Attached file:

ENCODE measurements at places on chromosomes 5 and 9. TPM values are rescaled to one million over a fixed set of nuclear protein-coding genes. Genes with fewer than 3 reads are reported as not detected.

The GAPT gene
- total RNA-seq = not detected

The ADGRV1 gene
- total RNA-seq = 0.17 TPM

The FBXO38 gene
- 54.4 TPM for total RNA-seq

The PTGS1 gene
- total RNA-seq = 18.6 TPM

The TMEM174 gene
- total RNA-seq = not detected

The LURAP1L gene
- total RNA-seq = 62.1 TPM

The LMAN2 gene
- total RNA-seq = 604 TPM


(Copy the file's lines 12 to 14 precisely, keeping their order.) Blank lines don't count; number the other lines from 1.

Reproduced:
The LURAP1L gene
- total RNA-seq = 62.1 TPM

The LMAN2 gene